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Malaria Vaccine Shows Disappointing Results In Final Study

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Research in the field of an effective malaria vaccine has been intense globally. A malaria vaccine that is being developed by pharmaceutical company GlaxoSmithKline (GSK) has shown disappointing results in its final study, and scientists suggest that the vaccine is just partially effective.

Researchers suggest that the protection from the GSK vaccine called RTS,S normally subsides over time. The clinical trials of the vaccine also show that it protected about 33 percent of the children vaccinated.

The British pharmaceutical company has already spent millions for the research and development of the malaria vaccine. If the vaccine is successful it will be the first licensed shot for malaria.

The World Health Organization (WHO) had earlier set 2015 as the target for developing a malaria vaccine, which has at least 50 percent efficacy and protection that lasts for more than a year. These goals have not been achieved; however, some scientists believe that the GSK vaccine is not a complete failure.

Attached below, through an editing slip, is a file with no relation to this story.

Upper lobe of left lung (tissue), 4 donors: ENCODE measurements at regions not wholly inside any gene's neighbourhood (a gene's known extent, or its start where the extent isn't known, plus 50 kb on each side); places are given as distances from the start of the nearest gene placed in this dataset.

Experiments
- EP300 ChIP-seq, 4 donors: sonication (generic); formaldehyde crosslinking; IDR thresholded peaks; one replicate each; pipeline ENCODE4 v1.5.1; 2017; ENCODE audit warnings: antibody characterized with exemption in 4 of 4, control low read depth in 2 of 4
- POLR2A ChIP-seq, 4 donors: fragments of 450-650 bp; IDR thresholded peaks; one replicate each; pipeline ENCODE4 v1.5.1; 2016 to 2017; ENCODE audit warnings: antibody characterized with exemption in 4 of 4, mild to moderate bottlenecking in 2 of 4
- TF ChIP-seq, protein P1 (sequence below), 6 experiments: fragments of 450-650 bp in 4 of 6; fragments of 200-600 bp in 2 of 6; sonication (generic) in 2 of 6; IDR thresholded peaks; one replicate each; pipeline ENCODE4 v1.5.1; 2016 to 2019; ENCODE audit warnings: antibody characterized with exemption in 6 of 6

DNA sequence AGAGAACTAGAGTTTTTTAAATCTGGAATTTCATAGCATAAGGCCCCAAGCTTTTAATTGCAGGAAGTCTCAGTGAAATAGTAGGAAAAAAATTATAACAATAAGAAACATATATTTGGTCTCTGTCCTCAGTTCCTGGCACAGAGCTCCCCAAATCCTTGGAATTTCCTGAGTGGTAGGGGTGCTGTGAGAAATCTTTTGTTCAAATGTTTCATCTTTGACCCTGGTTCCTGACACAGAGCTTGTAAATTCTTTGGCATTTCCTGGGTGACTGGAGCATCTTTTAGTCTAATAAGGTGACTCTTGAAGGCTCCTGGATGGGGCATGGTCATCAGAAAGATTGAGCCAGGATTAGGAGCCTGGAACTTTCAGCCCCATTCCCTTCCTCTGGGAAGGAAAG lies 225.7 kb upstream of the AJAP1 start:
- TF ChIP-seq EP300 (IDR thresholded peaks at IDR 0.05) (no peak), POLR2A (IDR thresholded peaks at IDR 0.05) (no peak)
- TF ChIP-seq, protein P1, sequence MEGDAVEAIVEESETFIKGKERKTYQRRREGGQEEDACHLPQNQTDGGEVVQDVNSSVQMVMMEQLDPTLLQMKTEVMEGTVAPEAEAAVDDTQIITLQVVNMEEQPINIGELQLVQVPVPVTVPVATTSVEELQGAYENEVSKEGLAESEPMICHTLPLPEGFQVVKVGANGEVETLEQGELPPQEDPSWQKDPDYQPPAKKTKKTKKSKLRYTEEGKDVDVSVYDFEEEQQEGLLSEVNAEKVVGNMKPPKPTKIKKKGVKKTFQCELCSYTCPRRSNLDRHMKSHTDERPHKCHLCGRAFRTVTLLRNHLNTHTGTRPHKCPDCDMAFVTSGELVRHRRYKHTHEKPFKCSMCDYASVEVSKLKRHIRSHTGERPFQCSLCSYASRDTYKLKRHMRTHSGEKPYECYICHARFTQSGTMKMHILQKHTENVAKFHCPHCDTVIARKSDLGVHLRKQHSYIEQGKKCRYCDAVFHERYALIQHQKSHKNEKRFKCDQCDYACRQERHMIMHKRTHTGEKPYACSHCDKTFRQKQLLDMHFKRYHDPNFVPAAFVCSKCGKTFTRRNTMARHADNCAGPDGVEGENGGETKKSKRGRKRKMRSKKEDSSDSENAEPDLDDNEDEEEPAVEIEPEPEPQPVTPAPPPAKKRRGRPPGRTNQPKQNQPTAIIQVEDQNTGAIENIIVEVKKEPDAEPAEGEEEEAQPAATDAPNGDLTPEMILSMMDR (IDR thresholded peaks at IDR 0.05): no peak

"Despite the falling efficacy over time, there is still a clear benefit from RTS,S," says Brian Greenwood, a professor of Clinical Tropical Medicine at the London School of Hygiene & Tropical Medicine, who is also a part of the latest study.

Greenwood revealed that more than 1,350 clinical malaria cases were prevented in four years. Around 1,000 children were vaccinated every year. In babies more than 550 cases of clinical malaria were prevented over three years for every 1,000 vaccination cases.

Greenwood highlights that there were 198 million cases of malaria in 2013. While the GSK shot is only partially effective, it can still prevent the disease in millions of people worldwide.

The British pharmaceutical company has already made a submission for RTS,S to the European Medicines Agency. GSK will get a decision in the coming months. If the shot is approved, it will be available as early as October this year.

Malaria is a mosquito-borne infectious disease that is transmitted by an infected female Anopheles mosquito. About 200 million people worldwide are affected by the disease every year mostly in developing nations. In 2013, malaria killed an estimated 584,000 people across the world. However, 90 percent of the cases were reported in Africa and amongst children 5 year old or younger.

An effective malaria vaccine can help save the lives of thousands of people in the future.

Photo: Fabio Costa | Flickr

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